On June 1, President Donald J. Trump threatened to deploy the United States Armed Forces against the American people on their own streets. He then had a large crowd of peaceful protesters who were gathered outside the White House tear-gassed and shot with rubber pellets so that he could take a photo in front of a nearby church. On June 1, Trump arbitrarily exercised his power without regard for the personal freedoms of American citizens. On June 1, Trump was an authoritarian.
As a response to the growing civil unrest around the country following the killing of George Floyd, Trump said in a speech, “If a city or state refuses to take the actions that are necessary to defend the life and property of their residents, then I will deploy the United States military and quickly solve the problem for them.”
Trump would have to invoke the Insurrection Act of 1807 to deploy the military on U.S. soil. The law was originally created by Thomas Jefferson to prevent Aaron Burr, whose political career had gone down the toilet after killing Alexander Hamilton in a duel, from mustering an army and invading Mexican-owned lands in the Southwest.
To be fair, invoking the Insurrection Act is not unprecedented in U.S. history. Abraham Lincoln expanded and used the law in 1861 to form the legal basis for waging the Civil War. It was used to enforce the 14th Amendment and the conditions of Reconstruction, to enforce desegregation during the Civil Rights era and to quell the 1992 Los Angeles Riots that occurred after four officers were acquitted of the beating of Rodney King. However, invoking this law against the will of state leaders is rare.
While he may have only threatened authoritative rule over the people in his speech, what Trump did mere moments later was fundamentally authoritarian. And as they say, actions speak louder than words. Violently forcing peaceful protesters out of the area was, I believe, unlawful and unconstitutional. It was a fart in the face of our First Amendment and our right to assemble.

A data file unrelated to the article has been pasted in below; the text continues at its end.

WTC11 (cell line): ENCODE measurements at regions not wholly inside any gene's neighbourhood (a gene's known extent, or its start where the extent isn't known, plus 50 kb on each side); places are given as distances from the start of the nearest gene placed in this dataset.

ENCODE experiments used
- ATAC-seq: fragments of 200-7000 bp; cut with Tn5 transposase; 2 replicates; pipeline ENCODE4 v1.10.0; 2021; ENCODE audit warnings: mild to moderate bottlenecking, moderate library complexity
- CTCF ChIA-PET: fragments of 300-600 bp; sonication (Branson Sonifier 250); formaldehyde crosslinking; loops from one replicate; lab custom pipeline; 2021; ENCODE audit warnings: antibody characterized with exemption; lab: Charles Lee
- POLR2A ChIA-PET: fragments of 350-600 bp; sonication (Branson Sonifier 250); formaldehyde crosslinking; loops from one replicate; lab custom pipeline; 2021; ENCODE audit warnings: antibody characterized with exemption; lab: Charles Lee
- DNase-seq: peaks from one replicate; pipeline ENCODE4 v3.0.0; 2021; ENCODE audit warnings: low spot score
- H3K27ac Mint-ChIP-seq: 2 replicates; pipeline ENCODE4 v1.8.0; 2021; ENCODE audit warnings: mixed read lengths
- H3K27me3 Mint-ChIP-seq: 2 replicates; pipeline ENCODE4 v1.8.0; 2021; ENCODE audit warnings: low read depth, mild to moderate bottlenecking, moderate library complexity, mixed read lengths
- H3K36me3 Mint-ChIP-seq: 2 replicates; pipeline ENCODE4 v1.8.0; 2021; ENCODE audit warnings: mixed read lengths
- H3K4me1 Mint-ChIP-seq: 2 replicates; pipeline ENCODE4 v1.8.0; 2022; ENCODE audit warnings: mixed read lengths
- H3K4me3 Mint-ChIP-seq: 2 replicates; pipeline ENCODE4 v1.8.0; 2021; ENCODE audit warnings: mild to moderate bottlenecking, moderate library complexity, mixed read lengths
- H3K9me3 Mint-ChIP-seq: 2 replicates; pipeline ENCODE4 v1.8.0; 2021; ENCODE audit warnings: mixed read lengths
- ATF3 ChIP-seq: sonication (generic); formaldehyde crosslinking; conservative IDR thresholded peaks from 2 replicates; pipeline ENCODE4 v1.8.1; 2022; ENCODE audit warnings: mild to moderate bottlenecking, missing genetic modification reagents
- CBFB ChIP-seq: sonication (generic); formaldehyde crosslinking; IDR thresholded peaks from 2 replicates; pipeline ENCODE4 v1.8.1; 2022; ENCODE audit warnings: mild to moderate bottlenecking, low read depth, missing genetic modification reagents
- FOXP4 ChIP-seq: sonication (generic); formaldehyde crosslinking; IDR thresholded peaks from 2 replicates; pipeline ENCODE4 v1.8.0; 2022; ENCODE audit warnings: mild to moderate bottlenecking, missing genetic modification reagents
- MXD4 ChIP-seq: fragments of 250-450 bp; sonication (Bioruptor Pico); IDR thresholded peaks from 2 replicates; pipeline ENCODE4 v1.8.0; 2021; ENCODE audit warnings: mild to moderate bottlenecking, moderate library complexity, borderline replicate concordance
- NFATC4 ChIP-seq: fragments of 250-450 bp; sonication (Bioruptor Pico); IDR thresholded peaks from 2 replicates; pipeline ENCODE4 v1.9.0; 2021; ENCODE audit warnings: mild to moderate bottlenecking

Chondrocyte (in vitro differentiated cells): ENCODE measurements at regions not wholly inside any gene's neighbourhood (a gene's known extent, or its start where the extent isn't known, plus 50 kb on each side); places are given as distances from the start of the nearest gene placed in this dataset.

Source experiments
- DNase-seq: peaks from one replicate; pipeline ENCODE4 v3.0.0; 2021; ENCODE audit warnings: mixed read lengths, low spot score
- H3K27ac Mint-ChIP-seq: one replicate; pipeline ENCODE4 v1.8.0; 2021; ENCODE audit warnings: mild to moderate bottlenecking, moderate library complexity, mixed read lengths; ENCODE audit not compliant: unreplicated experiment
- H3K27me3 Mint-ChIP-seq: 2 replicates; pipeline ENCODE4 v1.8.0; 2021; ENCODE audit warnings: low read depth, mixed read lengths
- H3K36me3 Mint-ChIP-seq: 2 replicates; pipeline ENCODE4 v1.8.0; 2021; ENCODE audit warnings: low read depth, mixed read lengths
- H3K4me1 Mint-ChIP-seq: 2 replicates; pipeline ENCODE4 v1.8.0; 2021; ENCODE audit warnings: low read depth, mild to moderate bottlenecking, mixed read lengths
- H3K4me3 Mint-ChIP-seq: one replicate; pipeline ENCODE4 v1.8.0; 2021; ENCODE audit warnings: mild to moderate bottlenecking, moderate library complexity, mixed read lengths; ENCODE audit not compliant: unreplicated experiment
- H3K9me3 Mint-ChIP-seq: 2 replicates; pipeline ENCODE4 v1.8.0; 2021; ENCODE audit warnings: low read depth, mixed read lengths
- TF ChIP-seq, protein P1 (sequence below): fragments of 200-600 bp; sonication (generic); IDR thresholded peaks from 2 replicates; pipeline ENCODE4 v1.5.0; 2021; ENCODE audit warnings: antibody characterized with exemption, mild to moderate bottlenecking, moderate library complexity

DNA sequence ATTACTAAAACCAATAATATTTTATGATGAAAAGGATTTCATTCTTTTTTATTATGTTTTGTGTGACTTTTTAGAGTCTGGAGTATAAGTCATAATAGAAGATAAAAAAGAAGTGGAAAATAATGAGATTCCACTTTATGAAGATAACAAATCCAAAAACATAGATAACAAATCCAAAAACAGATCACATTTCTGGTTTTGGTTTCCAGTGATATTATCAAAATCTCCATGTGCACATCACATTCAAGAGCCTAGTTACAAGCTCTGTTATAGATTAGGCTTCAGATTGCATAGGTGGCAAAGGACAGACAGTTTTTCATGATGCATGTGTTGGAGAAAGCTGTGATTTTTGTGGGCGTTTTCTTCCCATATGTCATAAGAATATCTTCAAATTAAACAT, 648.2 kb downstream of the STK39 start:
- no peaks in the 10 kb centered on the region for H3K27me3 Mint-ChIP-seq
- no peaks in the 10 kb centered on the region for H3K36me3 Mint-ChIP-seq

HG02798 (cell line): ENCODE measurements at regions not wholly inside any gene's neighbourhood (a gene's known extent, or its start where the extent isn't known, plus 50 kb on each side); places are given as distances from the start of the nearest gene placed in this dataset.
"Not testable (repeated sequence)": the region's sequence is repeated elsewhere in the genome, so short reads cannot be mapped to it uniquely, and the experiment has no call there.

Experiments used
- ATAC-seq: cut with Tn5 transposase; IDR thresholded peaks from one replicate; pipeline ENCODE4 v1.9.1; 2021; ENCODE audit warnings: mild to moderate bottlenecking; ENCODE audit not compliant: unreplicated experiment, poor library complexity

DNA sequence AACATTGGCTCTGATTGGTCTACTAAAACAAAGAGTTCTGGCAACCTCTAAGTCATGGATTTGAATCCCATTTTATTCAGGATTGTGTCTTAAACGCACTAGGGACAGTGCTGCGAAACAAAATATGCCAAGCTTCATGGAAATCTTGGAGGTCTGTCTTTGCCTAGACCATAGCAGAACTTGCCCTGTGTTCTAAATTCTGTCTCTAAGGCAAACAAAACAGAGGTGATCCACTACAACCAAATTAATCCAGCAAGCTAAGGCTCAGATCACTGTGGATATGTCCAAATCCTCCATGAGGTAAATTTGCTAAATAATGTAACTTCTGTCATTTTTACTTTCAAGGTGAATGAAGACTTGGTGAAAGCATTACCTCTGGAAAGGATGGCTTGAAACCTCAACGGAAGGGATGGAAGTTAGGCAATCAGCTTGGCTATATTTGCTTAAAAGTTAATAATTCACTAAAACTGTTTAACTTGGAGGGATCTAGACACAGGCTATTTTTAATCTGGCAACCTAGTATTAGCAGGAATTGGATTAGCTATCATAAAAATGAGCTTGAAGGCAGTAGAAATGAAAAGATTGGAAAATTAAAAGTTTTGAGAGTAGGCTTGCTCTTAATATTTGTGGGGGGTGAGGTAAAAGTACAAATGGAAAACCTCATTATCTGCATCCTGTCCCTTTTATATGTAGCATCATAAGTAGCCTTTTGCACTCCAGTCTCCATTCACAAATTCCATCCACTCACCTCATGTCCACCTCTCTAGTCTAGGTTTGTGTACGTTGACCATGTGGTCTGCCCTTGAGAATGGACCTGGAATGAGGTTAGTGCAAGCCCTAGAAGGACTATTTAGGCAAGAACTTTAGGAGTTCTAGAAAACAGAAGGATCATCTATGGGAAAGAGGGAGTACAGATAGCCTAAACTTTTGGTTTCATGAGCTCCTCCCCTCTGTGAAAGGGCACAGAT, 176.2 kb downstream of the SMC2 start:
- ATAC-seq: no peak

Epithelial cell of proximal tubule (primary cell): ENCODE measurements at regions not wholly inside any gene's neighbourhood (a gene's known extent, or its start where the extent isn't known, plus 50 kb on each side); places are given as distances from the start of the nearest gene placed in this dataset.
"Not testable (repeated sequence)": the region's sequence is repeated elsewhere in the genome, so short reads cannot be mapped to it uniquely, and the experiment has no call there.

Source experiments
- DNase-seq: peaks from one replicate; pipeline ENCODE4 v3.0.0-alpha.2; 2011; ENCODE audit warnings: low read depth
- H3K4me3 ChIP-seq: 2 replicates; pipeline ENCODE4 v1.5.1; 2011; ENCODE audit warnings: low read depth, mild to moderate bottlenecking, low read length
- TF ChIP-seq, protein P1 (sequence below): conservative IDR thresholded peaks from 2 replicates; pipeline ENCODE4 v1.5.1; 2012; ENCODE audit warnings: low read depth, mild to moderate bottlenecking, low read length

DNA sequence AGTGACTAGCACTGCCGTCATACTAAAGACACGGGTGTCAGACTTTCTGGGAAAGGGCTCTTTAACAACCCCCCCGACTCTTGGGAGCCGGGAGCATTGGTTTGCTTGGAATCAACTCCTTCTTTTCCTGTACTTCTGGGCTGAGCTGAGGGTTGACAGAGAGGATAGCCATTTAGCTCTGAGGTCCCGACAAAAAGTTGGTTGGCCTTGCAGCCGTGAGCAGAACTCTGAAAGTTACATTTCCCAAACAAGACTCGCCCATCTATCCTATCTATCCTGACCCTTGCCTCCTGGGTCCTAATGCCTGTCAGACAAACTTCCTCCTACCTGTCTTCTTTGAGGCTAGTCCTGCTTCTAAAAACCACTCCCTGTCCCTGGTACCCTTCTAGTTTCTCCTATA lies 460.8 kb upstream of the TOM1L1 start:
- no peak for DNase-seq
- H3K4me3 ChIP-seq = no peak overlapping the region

The Constitution is there for a reason, and the rights included within it are theoretically nonnegotiable. Anyone who values our constitutional rights must disassociate from their respective political parties for a moment and ask themselves if they’re comfortable with a president who blatantly wipes his butt with them. It makes no sense to advocate for the Constitution while simultaneously supporting someone who threatens and actively violates the rights within it.
Plus, a three-minute photo-op in front of church is an insultingly stupid thing to violate people’s constitutional rights over. Any normal, respectful person would have waited for the protests to end. Even Bishop Mariann Budde of the St. John’s Episcopal Church, the setting of Trump's photo shoot, was disgusted and tweeted, "[Trump] just used a Bible and a church of my diocese as a backdrop for a message antithetical to the teachings of Jesus and everything that our church stands for. To do so, he sanctioned the use of tear gas by police officers in riot gear to clear the church yard.”
Trump wasn’t restoring law and order back to a land of miscreants, and he wasn’t displaying his religious conviction. He was strutting his power and saying “F*** you” to the American people.